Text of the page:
Tuesday, April 20, 2010

English Parish Record data and Forrest Gump

One of the really great benefits of blogging about my ancestors is that other researchers know much more than I do about record availability and record access.

For example, in response to my post Who were parents of Susanna Page (ca1611-1691)? yesterday, there were responses from:

1) Martin noted that:

"According to Burke's "Key to The Ancient Parish Registers of England & Wales" 1908, Hawstead, Suffolk registers start in 1558. Assuming they were not destroyed in WWII, the Genealogists Society in London would have them.

"I don't know if you're familiar with this web page, but this is the listing of all the parish registers that have been transcribed into the IGI. Hawstead is not among them. http://freepages.genealogy.rootsweb.ancestry.com/~hughwallis/IGIBatchNumbers/CountryEngland.htm#PageTitle "

2) Sheena noted that:

"...According to the Phillimore "Atlas and Index of Parish Registers" (2003 Edn) the parish registers survive from 1558-1926. The originals are in the Bury St Edmunds branch of Suffolk Record Office. The Society of Genealogists in London has copies for 1558-1857 and Boyd's marriage index has coverage from 1559-1837."

Thank you to Martin and Sheena for this helpful information.

I have very little expertise in English parish records, other than searching some of them on FHL microfilm and visiting the Wiltshire County Record Office back in 1993 to view them on microfilm and typed extractions for Wiltshire. I knew that many parish registers were extracted and put in the IGI by the LDS folks, but didn't have the link that Martin provided. have used the Phillimore Atlas and Index, the closest copy for me is at the San Diego FHC.

I mentioned in my post that the Hawstead Parish Registers, and an index to them, are available from 1668 to 1857 via Family History Library microfilms. However, the records for this page family are probably in the Hawstead records before 1668, so I'm stuck until I can get to England and visit the Suffolk Record Office or the Society of Genealogists. A Google for Hawstead Parish Registers revealed this surname site with a list of Suffolk parish registers, including:

"Hawstead All Saints (Baptisms 1558-1857-Modern Transcript; Baptisms 1813-1901-SBI; Marriages 1559-1857-Modern Transcript; Marriages 1559-1837-Boyd's; Burials 1559-1857-Modern Transcript; Burials 1559-1899-NBI 2nd ed/SUI)"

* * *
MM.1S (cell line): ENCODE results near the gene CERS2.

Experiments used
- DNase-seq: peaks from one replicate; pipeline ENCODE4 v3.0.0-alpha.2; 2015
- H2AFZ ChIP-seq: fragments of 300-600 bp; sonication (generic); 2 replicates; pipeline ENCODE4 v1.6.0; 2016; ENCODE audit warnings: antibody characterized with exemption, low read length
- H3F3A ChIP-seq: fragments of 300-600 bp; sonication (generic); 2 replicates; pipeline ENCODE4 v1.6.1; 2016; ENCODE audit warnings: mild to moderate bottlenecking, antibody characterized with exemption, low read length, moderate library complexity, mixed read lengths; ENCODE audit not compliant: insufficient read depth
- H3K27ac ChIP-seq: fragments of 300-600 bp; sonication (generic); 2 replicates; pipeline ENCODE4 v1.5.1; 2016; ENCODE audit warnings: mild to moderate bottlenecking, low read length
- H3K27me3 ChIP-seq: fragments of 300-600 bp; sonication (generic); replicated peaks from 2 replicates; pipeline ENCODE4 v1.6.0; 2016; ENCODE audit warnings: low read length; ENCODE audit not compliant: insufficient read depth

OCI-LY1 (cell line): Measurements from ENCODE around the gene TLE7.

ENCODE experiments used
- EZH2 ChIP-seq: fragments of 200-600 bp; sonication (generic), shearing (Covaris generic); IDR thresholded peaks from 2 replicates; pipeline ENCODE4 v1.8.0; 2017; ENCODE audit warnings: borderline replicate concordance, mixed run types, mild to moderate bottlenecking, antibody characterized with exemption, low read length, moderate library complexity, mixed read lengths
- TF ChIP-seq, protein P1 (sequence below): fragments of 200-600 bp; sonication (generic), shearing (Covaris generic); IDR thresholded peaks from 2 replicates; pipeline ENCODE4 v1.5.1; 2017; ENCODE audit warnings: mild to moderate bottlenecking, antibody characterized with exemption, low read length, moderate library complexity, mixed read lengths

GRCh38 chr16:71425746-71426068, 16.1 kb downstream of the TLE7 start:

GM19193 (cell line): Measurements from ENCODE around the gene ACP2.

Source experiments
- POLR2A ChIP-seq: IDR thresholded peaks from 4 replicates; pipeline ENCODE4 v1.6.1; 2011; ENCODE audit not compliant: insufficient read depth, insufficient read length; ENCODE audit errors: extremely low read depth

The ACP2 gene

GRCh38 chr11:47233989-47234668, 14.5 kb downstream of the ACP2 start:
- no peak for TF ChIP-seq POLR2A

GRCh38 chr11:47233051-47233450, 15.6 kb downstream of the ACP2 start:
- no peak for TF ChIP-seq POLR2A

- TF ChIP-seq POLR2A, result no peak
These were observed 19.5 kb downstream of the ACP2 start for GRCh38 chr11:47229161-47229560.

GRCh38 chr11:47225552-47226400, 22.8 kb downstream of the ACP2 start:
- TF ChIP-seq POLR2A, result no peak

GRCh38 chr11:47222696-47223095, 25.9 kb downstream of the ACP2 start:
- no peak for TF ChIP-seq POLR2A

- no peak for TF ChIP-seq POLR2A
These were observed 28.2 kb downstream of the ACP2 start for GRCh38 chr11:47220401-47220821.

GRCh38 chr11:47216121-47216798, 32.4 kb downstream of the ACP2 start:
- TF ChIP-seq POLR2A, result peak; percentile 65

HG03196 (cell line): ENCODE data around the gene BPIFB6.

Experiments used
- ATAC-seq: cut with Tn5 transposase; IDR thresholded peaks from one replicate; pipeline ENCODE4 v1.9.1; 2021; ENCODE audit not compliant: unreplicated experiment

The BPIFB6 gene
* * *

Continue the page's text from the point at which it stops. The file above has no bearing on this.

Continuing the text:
That's great - there are modern transcriptions of the records, but I'm not sure exactly where they are - probably the Suffolk Record Office. Note that NBI = National Burial Index, SBI = Suffolk Burial Index, Boyd's = Boyd's Marriage Index, SUI = Suffolk Burial Index.

There is a detailed description and many pictures of All Saints Church in Hawstead here. How cool is that page?

I wondered about the Probate Records noted in Dan Page's message board post, so I checked the FHL microfilms and see:

* Original wills, 1429-1857; miscellaneous papers including probate inventories, ca. 1734-1858; act books, 1577-1596, 1842-1858 Church of England. Archdeaconry of Sudbury. However, the list of microfilms does not include the years 1594 to 1657!

* Original wills, 1459-1857 and miscellaneous wills not proved, 1554-1739 Church of England. Archdeaconry of Suffolk. However, the list of microfilms does not include the years 1579 to 1773!

* Probate records, 1354-1857; indexes, 1520-1857; probate inventories, 1573-1817 Church of England. Archdeaconry of Sudbury. This includes the years between 1630 and 1640 in Volumes 51 through 54.

The latter should give me a good start, depending on which Archdeaconry the will was filed in. I saw several Peculiars in the list too, so it may not be as easy as it looks. The bigger challenge may be reading the "secretary" style handwriting of the document. Perhaps one of the other films has a transcription of the will I want.

Now I'm thinking that I need to search my family tree database to see which other ancestors died in Suffolk and may be in the Suffolk wills. This is an opportunity to not miss in Salt Lake City next week at the FHL!

I note that all of this is a pretty good example of the Forrest Gump Principle of Genealogy Research -- "Genealogy research is like a box of chocolates - you never know what you're going to find, but you have to look everywhere your 'genealogy gem' might be hiding."

As I explained yesterday, I investigated an email from a colleague the other day, and totally lucked out finding the will of Thomas Page already transcribed by another researcher. My only work was Googling the names Susanna Page and her husband Thomas Gleason!

Ah, The Genealogy Snowball is growing bigger by the minute, eh?

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